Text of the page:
In this book, Roxburgh, one of the leading writers on the future of the church, says that our current day institutions are unraveling. Those of us who live near or in Detroit saw the city spiral into bankruptcy. The Rotary Club of Detroit has an average age of 65 and has dropped from a high of 600 members to fewer than 100. So why have many of our trusted institutions become irrelevant, including the church? Roxburgh says that the many institutions do not allow easy access. To lead a new project, a newcomer has to move up through the “chairs” of leadership. In many churches, if elders see potential recruits, they ask them to serve on a committee. Or maybe they are invited to teach Sunday school. And if they are good at that, then maybe they will be asked to be a deacon, and if they are lucky, they will move “up” to session.
But Roxburgh says church structures cannot be thrown out. Structures give form to lived-out narratives. When something has to get done, there needs to be a plan and a group that will work on it in an orderly way. Roxburgh suggests that structures need to be more flexible and accessible. He believes that structures today are often top down, sending down orders. They are not distributive of authority and resources, giving easy access to resources without taking months. He would like to see sessions give away more authority in deciding about the use of resources and the work of ministry. If the session is going to be more permission giving, they need to establish trust. Leadership needs to find more ways for people to engage at the entry level. There need to be networks that are local rather national. Congregations can work with other churches. They can find partners in schools, agencies and local governments. Leadership needs to help members engage in their context.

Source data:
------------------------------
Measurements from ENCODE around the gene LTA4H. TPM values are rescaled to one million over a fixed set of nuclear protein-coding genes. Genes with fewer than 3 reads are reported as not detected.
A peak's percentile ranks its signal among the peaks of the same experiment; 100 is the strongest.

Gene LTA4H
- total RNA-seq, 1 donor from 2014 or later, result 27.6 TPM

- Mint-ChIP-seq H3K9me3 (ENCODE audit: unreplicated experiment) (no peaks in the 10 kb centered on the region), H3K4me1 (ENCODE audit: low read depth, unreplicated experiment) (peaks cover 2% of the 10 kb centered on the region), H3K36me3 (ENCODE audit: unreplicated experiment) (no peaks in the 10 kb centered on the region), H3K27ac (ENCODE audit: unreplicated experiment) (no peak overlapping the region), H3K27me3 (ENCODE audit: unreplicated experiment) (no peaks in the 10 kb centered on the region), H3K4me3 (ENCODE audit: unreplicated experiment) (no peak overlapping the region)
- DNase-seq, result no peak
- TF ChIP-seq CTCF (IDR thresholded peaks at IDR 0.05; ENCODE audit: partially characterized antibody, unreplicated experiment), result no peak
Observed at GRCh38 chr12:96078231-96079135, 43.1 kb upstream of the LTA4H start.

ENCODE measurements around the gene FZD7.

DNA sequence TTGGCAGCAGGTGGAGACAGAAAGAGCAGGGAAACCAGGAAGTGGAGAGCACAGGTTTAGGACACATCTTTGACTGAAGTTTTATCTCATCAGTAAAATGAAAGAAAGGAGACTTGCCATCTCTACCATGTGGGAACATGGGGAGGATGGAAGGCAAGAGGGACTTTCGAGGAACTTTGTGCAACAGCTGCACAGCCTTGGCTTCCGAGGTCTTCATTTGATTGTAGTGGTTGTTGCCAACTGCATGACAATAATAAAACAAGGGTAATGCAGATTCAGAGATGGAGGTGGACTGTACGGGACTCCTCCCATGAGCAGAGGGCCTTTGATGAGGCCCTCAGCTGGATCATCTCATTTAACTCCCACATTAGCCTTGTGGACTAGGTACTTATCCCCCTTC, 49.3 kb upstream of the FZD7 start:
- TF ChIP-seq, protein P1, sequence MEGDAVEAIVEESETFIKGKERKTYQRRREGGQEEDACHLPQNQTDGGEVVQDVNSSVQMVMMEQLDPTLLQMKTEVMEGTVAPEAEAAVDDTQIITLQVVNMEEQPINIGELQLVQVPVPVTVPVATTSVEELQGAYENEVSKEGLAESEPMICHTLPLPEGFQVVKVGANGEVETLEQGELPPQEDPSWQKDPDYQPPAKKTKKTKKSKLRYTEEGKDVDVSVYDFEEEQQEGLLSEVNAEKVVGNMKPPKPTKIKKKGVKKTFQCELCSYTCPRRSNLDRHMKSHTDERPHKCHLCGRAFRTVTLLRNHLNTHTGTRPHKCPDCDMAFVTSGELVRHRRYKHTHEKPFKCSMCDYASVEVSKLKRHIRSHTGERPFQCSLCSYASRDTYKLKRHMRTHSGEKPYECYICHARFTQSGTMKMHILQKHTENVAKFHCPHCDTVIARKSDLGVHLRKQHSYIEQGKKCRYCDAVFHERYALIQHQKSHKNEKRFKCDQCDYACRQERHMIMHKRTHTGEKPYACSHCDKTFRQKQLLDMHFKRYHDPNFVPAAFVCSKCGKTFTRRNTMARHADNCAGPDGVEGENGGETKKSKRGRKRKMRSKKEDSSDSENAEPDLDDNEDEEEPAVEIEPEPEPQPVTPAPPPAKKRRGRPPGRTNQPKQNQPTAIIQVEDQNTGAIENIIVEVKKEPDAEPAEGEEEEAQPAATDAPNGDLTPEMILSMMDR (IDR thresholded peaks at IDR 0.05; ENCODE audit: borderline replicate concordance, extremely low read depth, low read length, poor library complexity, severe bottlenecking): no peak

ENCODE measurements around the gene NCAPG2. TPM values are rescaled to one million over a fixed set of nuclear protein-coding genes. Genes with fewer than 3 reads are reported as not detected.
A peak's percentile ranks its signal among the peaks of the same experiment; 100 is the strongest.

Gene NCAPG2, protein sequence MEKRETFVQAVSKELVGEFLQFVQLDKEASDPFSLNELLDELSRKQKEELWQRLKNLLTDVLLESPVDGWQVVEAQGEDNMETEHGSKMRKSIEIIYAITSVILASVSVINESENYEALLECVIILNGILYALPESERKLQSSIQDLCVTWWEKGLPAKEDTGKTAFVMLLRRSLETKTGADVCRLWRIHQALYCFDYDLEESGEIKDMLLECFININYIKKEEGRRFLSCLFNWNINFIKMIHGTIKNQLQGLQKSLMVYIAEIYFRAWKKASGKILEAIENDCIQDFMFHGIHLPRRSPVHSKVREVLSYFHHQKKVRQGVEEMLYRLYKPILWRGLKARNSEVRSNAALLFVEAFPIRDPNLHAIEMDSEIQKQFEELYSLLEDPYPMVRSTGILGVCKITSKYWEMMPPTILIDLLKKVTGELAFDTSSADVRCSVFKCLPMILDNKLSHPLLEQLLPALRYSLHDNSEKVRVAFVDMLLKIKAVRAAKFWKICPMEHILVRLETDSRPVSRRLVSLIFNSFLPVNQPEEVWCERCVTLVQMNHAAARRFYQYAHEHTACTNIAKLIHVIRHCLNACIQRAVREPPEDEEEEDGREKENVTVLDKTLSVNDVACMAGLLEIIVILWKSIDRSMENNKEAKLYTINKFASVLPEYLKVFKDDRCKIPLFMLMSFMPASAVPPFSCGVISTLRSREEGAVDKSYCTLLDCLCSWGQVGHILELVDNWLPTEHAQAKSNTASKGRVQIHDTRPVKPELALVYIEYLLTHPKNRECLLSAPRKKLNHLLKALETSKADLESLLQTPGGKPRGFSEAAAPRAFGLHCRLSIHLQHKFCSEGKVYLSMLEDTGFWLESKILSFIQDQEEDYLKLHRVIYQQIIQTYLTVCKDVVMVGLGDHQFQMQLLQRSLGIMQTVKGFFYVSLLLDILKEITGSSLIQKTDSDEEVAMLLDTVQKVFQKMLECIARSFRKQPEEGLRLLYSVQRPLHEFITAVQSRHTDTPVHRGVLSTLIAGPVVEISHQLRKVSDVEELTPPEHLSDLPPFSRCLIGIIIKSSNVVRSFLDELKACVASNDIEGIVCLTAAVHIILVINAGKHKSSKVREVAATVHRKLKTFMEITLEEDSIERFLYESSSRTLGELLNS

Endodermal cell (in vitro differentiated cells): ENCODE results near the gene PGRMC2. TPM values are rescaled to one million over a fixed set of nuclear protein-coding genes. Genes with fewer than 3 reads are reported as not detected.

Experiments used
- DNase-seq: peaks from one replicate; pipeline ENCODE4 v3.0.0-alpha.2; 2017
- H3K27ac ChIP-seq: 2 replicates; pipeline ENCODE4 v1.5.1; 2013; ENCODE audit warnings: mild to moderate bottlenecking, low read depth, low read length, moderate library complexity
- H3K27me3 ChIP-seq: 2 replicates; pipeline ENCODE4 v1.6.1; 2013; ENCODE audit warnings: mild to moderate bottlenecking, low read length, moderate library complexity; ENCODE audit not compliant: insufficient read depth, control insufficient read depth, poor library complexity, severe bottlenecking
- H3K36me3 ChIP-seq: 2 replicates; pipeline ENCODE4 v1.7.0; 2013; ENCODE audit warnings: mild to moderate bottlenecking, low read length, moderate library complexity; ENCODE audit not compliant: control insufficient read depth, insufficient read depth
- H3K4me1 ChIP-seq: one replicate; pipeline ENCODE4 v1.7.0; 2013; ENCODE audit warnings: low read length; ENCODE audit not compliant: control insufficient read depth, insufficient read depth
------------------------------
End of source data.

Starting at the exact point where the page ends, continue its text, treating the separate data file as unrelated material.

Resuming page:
Roxburgh writes that pastors can increase their effectiveness by forming learning communities with the leaders or pastors of their community. In these groups, Roxburgh suggests pastors might ask, “What are the challenges we currently face for which we presently have no answer but must address if we’re to live into God’s future for us?”
In coalitions, leaders can ask adaptive questions that seek to change values and practices. Not only does Roxburgh say we need a change of culture in the church. Churches also need to rewrite narratives that cultivate a movement that is ready to change lives. They can do this through calling together “charrettes,” groups which including residents of the neighborhood, and discuss scenarios for facing challenges. Experiments are suggested and then tried. By gathering these broad coalitions, narratives can be changed. People work together in an egalitarian style. I have seen this work on the East side of Detroit as the Villages Community Development Corporation worked to make the neighborhood more livable.
Pastors and elders, and even higher governing body leaders, who study this book will be challenged to lead by inviting others to join them in service and ministry.
ALLEN D. TIMM is executive presbyter of the Presbytery of Detroit.